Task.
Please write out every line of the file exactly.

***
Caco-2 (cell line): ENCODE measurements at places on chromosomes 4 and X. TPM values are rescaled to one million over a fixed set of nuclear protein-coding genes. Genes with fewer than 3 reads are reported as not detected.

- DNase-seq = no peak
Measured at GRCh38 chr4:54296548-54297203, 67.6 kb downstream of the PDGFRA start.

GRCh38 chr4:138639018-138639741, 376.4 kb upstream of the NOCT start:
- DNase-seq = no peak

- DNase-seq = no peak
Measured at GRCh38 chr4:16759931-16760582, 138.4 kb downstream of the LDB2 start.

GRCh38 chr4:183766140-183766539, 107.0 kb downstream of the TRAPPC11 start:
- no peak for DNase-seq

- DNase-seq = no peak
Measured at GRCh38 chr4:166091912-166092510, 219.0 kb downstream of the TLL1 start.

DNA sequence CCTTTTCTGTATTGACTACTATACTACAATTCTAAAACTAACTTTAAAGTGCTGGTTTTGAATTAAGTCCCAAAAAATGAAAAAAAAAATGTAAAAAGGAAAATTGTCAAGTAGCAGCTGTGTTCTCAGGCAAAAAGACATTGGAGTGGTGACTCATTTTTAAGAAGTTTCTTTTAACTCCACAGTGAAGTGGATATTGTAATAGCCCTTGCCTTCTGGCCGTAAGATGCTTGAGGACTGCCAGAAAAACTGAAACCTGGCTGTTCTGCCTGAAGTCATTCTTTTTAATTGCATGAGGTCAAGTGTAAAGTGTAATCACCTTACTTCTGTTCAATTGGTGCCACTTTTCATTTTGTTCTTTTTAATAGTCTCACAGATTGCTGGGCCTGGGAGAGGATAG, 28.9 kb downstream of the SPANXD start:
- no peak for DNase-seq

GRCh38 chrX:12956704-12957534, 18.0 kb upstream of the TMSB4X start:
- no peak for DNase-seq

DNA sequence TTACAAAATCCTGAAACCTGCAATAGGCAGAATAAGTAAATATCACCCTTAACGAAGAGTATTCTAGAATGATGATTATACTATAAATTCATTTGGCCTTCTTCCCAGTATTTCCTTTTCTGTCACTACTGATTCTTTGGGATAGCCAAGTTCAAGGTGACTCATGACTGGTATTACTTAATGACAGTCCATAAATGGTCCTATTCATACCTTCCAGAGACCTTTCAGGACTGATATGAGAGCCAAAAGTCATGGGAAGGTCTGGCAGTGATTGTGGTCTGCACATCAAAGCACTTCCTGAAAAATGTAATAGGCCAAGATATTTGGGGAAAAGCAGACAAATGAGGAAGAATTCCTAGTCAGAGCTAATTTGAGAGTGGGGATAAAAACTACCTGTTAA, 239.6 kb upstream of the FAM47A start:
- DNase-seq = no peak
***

Caco-2 (cell line): ENCODE measurements at places on chromosomes 4 and X. TPM values are rescaled to one million over a fixed set of nuclear protein-coding genes. Genes with fewer than 3 reads are reported as not detected.

- DNase-seq = no peak
Measured at GRCh38 chr4:54296548-54297203, 67.6 kb downstream of the PDGFRA start.

GRCh38 chr4:138639018-138639741, 376.4 kb upstream of the NOCT start:
- DNase-seq = no peak

- DNase-seq = no peak
Measured at GRCh38 chr4:16759931-16760582, 138.4 kb downstream of the LDB2 start.

GRCh38 chr4:183766140-183766539, 107.0 kb downstream of the TRAPPC11 start:
- no peak for DNase-seq

- DNase-seq = no peak
Measured at GRCh38 chr4:166091912-166092510, 219.0 kb downstream of the TLL1 start.

DNA sequence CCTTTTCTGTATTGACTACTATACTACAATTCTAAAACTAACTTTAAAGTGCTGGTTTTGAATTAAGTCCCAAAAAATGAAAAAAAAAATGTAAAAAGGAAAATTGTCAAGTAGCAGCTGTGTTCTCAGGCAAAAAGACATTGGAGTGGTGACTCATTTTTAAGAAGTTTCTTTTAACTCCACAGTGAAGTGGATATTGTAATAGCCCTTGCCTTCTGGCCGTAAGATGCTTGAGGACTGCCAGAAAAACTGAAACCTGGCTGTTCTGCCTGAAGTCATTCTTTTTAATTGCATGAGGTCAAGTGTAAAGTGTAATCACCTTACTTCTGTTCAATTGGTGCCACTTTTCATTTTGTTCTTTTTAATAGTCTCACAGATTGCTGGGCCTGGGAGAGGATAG, 28.9 kb downstream of the SPANXD start:
- no peak for DNase-seq

GRCh38 chrX:12956704-12957534, 18.0 kb upstream of the TMSB4X start:
- no peak for DNase-seq

DNA sequence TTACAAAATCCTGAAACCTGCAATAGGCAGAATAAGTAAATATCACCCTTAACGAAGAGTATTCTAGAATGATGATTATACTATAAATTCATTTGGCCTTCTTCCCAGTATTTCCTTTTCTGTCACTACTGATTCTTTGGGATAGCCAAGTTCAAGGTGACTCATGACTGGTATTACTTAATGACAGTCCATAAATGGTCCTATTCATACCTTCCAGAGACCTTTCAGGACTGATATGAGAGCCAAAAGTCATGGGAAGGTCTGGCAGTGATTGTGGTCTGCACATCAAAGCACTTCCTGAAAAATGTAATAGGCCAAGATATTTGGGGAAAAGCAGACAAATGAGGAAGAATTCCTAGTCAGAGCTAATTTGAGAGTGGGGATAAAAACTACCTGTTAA, 239.6 kb upstream of the FAM47A start:
- DNase-seq = no peak